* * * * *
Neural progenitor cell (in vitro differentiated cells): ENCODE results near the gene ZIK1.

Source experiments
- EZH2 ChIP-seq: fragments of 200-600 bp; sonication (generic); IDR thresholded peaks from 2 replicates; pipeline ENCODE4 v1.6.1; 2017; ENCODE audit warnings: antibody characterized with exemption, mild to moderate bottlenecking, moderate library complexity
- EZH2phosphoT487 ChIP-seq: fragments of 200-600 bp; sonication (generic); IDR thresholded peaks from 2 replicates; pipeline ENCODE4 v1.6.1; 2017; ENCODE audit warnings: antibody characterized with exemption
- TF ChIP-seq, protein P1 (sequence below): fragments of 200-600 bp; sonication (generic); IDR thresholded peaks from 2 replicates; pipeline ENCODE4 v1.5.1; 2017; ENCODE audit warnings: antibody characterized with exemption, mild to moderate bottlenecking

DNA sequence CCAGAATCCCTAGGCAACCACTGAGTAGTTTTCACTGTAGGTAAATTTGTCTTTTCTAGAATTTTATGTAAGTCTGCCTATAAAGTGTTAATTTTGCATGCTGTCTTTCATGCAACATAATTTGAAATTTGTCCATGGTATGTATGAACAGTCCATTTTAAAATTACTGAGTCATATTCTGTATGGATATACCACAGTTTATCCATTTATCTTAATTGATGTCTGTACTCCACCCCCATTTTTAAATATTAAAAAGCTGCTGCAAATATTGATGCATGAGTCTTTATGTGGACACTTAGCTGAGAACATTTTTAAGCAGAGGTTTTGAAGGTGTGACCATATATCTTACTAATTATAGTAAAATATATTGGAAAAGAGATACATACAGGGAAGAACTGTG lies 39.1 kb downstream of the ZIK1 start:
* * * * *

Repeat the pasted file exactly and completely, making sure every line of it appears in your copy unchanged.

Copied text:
Neural progenitor cell (in vitro differentiated cells): ENCODE results near the gene ZIK1.

Source experiments
- EZH2 ChIP-seq: fragments of 200-600 bp; sonication (generic); IDR thresholded peaks from 2 replicates; pipeline ENCODE4 v1.6.1; 2017; ENCODE audit warnings: antibody characterized with exemption, mild to moderate bottlenecking, moderate library complexity
- EZH2phosphoT487 ChIP-seq: fragments of 200-600 bp; sonication (generic); IDR thresholded peaks from 2 replicates; pipeline ENCODE4 v1.6.1; 2017; ENCODE audit warnings: antibody characterized with exemption
- TF ChIP-seq, protein P1 (sequence below): fragments of 200-600 bp; sonication (generic); IDR thresholded peaks from 2 replicates; pipeline ENCODE4 v1.5.1; 2017; ENCODE audit warnings: antibody characterized with exemption, mild to moderate bottlenecking

DNA sequence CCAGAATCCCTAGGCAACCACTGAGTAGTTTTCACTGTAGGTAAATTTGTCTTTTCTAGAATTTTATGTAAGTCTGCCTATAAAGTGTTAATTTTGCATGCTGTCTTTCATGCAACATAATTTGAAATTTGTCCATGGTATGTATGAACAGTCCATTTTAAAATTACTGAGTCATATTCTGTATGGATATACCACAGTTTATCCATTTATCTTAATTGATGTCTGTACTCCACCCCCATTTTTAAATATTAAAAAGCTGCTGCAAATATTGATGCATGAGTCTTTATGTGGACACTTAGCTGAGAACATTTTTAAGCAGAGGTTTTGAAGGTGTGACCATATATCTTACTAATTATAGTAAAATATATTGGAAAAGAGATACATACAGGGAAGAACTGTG lies 39.1 kb downstream of the ZIK1 start: